Support vs. pressure: A parent’s balancing act

Many competitive athletes grow up with their parents on the sidelines rooting them on. Athletes as young as two or three years are looking up from the field of play, waiting for the thumbs up, high five or pat on the back at the end of a performance.

Parents can be a great source of social support and can play an important role in helping youth achieve their potential by fulfilling several roles. They can be cheerleaders, clapping and encouraging every step of the way, or taxi drivers, shuttling children from one practice to the next.

They can also have a positive impact after a game by acting as a sounding board, ready to give advice; or as an outlet, if the athlete wants to vent after a sub-par performance. Lastly, they make it all possible by providing an endless amount of financial support.

Despite their positive influences, parents walk a fine line between offering support and creating pressure to perform. I often meet with athletes who feel torn by their parents’ involvement in their sport. While they appreciate the various types of support their parents offer, the children may feel pressure to perform or to continue participating in a sport they might have otherwise chosen to leave.

Often, these expectations are not overtly stated; rather, they are assumed by the athlete. For example, while a parent may never tell their child they should score a goal per game, the athlete feels they “owe” their parents for the time and money they have invested. In the end, this pressure can have a negative impact on performance and on the athlete’s level of enjoyment.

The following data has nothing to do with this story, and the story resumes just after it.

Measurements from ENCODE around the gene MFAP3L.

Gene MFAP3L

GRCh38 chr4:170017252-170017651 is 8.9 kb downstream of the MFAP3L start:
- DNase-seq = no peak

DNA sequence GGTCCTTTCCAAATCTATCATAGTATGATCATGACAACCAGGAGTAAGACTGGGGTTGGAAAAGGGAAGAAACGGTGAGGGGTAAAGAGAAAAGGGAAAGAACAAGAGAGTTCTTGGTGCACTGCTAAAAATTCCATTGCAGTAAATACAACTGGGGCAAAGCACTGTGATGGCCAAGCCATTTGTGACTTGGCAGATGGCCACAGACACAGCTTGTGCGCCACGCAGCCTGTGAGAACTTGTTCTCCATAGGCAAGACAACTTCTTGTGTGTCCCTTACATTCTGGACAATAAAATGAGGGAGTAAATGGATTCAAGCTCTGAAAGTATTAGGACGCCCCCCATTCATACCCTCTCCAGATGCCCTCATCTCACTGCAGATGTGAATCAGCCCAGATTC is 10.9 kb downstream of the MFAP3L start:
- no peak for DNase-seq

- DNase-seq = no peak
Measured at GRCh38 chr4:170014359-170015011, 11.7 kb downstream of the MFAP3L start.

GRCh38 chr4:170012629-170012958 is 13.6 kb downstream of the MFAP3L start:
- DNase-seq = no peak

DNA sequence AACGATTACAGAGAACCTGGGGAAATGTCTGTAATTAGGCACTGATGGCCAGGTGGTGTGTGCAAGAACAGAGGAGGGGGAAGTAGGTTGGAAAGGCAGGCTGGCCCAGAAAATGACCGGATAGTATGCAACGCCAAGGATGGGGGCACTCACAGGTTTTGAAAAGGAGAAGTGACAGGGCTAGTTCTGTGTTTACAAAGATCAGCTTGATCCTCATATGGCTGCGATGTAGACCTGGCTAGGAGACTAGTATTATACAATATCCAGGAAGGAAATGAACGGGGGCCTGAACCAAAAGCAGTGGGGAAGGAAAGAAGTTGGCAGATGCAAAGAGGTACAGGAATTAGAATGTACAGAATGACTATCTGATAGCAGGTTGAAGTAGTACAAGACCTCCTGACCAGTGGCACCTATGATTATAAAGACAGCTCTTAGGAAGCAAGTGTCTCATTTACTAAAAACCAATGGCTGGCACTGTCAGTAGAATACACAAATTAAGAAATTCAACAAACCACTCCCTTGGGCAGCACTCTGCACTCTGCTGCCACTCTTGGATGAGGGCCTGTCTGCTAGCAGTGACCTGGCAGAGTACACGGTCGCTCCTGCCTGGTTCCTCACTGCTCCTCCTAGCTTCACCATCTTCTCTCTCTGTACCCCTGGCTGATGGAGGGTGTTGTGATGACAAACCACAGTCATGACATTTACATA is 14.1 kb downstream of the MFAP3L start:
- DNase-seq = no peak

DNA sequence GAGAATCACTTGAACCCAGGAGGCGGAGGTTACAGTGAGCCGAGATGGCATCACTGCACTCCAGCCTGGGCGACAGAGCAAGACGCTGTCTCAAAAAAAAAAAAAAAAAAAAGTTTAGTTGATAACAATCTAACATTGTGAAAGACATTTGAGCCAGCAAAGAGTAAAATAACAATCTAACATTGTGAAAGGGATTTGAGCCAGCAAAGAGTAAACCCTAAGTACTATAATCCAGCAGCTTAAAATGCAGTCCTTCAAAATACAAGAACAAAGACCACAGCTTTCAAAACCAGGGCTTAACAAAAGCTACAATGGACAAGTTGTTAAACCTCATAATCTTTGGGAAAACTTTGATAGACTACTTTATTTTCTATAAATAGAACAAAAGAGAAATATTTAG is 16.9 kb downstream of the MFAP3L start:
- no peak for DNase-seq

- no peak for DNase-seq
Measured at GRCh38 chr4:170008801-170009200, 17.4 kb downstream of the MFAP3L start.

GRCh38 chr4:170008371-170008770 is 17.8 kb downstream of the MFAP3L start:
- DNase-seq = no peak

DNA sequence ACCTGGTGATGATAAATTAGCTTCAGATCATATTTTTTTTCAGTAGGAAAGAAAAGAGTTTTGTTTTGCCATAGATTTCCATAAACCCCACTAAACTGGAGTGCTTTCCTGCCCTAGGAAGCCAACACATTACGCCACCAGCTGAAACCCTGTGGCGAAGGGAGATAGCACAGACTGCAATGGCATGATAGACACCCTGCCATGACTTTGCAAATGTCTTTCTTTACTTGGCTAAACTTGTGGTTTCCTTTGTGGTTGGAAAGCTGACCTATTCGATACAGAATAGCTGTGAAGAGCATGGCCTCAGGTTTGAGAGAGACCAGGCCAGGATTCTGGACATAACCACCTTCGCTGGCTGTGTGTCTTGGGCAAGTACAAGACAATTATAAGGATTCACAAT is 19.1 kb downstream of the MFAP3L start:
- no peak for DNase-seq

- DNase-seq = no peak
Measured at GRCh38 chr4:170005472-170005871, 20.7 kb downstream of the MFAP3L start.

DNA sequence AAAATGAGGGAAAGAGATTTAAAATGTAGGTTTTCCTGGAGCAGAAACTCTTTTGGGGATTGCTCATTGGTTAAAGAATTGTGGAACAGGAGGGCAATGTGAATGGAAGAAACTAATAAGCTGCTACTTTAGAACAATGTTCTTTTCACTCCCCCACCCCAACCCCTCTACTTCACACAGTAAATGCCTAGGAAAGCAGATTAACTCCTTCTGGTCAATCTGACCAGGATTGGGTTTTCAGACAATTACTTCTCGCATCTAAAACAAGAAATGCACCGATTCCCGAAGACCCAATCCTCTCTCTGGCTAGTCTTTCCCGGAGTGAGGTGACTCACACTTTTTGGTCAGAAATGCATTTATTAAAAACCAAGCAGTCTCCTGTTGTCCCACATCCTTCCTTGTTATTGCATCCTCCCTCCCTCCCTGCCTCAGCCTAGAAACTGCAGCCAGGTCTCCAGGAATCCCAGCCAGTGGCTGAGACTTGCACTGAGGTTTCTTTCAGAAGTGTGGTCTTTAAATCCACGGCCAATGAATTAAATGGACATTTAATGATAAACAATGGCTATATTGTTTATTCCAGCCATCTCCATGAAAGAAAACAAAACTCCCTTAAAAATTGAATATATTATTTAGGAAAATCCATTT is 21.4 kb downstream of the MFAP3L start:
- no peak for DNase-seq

Parents often ask me “How do I support my child without creating added pressure?” While there may not be a simple solution, here are some recommendations that may help achieve this balance:

1. Ask your child about their personal goals, as well as how they feel about your level of involvement on a regular basis.

2. Take a step back to gain a different perspective of your child’s experiences and reflect on your verbal and non-verbal behaviours.

3. Discuss your feelings or concerns with other parents who may share similar experiences.

4. Take part in activities with your child outside of that particular sport so that they feel supported in various environments.

5. Accept their personal goals and motivations as well as their perspective on your involvement. As difficult as it may be to take a day off as a spectator, at times, it may be in your child’s best interest. In the end, their enjoyment is what matters most.


Nicole Dubuc-Charbonneau

Nicole Dubuc-Charbonneau

Nicole Dubuc-Charbonneau is a mental performance consultant with the Canadian Sport Psychology Association.


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